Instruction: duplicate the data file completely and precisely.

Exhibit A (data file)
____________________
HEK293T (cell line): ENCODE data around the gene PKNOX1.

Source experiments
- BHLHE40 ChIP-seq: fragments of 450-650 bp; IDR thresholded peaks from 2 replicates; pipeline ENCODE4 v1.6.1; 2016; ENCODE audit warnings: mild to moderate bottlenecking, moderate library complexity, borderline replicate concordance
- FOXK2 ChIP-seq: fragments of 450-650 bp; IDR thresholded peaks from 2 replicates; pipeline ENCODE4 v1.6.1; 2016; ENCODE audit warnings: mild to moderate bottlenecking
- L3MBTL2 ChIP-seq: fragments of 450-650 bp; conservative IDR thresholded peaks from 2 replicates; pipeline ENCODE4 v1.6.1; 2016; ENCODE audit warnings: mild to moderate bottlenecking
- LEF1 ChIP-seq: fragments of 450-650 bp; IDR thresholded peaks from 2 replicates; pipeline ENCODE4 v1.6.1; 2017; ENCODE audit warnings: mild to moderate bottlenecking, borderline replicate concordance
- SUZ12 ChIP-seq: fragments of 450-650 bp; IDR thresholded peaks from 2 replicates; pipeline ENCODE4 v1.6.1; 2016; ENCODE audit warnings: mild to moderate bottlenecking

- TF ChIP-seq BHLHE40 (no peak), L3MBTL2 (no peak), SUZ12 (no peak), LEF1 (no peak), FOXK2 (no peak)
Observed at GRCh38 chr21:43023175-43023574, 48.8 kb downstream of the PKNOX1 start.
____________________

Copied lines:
HEK293T (cell line): ENCODE data around the gene PKNOX1.

Source experiments
- BHLHE40 ChIP-seq: fragments of 450-650 bp; IDR thresholded peaks from 2 replicates; pipeline ENCODE4 v1.6.1; 2016; ENCODE audit warnings: mild to moderate bottlenecking, moderate library complexity, borderline replicate concordance
- FOXK2 ChIP-seq: fragments of 450-650 bp; IDR thresholded peaks from 2 replicates; pipeline ENCODE4 v1.6.1; 2016; ENCODE audit warnings: mild to moderate bottlenecking
- L3MBTL2 ChIP-seq: fragments of 450-650 bp; conservative IDR thresholded peaks from 2 replicates; pipeline ENCODE4 v1.6.1; 2016; ENCODE audit warnings: mild to moderate bottlenecking
- LEF1 ChIP-seq: fragments of 450-650 bp; IDR thresholded peaks from 2 replicates; pipeline ENCODE4 v1.6.1; 2017; ENCODE audit warnings: mild to moderate bottlenecking, borderline replicate concordance
- SUZ12 ChIP-seq: fragments of 450-650 bp; IDR thresholded peaks from 2 replicates; pipeline ENCODE4 v1.6.1; 2016; ENCODE audit warnings: mild to moderate bottlenecking

- TF ChIP-seq BHLHE40 (no peak), L3MBTL2 (no peak), SUZ12 (no peak), LEF1 (no peak), FOXK2 (no peak)
Observed at GRCh38 chr21:43023175-43023574, 48.8 kb downstream of the PKNOX1 start.